The company flourished and prospered in the next generation. It was exceedingly proud that its name remained the same for almost a hundred years from 1839 through its sale during the Depression. It also took pride that its Chicago factory was located on the site of the first home in Chicago, built in 1779 by Jean Baptiste Point De Sable, “a Negro from Santo Domingo,” as the plaque erected on the site in 1913 by the company (but now apparently lost) read. With but a brief interruption because of the Great Chicago Fire in 1871, it quickly became the largest manufacturer of soap both in Chicago and the United States, with sales in 1880 estimated at over 2 million dollars. In 1895, a contemporaneous history of Chicago noted the company’s main plant was a massive, five story building along the banks of the Chicago River served by a railroad spur that connected it to every railroad in Chicago, and its boiler house, containing a “battery of boilers, the largest in Illinois” was vented by a chimney 20 feet in diameter and 282 feet high, a “distinctive feature in the vicinity.” The company’s operating divisions were laundry soap, toilet soap, perfumes, colognes and toilet waters and glycerine. Three-quarters of the factory’s output shipped by rail and made its way not only throughout the United States, but also to “Europe, New Zealand, New South Wales, Victoria, South Australia” and South America. The boxes that the goods shipped in were shaped at the company’s lumber mill located in Rhinelander, WI, and then assembled and stenciled at the Chicago factory. Counting the lumber mill staff, the company employed 750 workers and, by 1900, produced over 100 million pounds of soap per year.
In 1906, the company reincorporated in Illinois. The corporation paid handsomely in the first decades of the Twentieth Century, and its dividends rose from 4% in 1907 to a whopping 28% in 1921. However, by the end of the Twenties, it was locked in a battle with the Federal Trade Commission over the use of the term “Castile soap,” which the Commission contended, strictly speaking, could only be used in connection with a soap made entirely from olive oil as the originators of Castile soap in Spain had done. Perhaps the litigation with the government and the pressure to realize gain on the strategic factory real estate in the center of downtown Chicago, drove the family to extract its funds from the company in the form of the high dividends. In 1929, the soap works was demolished, and the following year, the company was sold to Proctor & Gamble (another potential subject for this column in due course). It was not until 1932, that the federal courts finally overturned the Federal Trade Commission’s ban on Kirk’s use of the term “Castile soap.” By then the brand had passed to Proctor & Gamble.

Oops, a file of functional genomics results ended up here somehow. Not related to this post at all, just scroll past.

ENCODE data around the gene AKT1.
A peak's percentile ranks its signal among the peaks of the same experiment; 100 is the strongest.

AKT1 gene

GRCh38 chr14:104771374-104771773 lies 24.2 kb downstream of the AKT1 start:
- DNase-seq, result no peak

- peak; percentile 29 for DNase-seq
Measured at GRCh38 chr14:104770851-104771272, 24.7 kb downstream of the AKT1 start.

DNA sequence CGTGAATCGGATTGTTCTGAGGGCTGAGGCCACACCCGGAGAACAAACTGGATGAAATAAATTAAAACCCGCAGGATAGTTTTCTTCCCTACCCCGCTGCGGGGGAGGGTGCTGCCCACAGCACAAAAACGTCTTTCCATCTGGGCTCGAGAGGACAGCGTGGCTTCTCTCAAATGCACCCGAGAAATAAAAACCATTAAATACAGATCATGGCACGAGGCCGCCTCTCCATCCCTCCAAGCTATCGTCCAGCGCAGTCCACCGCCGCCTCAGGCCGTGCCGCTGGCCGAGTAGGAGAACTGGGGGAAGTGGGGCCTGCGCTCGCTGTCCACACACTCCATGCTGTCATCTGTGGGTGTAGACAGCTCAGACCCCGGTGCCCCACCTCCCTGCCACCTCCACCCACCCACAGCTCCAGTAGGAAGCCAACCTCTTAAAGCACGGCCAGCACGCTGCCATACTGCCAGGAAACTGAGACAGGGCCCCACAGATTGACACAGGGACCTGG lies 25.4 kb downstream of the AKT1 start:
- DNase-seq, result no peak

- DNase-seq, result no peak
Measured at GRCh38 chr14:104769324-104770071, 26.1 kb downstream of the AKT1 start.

In terms of society page tidbits, aside from a certain tendency toward multiple wives shown by some of the sons, the Kirks of the second generation appear in the pages of the “who’s who” compilations of the times to have been sober Republican businessmen, who persevered in their father’s hardworking tradition. However, because such merchant princes were scrutinized by the press of that day the way today’s rock stars are, when the second wife (of at least three wives) of Milton W. Kirk, by then a past president of the Company, responded in a divorce action in Chicago that she had been “treated more … as a housekeeper or governess than a man would treat his wife,” no less a paper than the New York Times carried the story. A hundred years later, it still resides entombed in that paper’s digitalized morgue to be exhumed by prurient voyeurs In the third generation, John A Kirk’s son, Alexander Comstock Kirk (1888-1979), compiled a distinguished record as a U.S. diplomat, and, as U.S. ambassador to Egypt during World War II, entertained Franklin Delano Roosevelt, Winston Churchill and Chiang Kai-Shek during the Cairo Conference at the end of 1943, wealth again transformed into public service.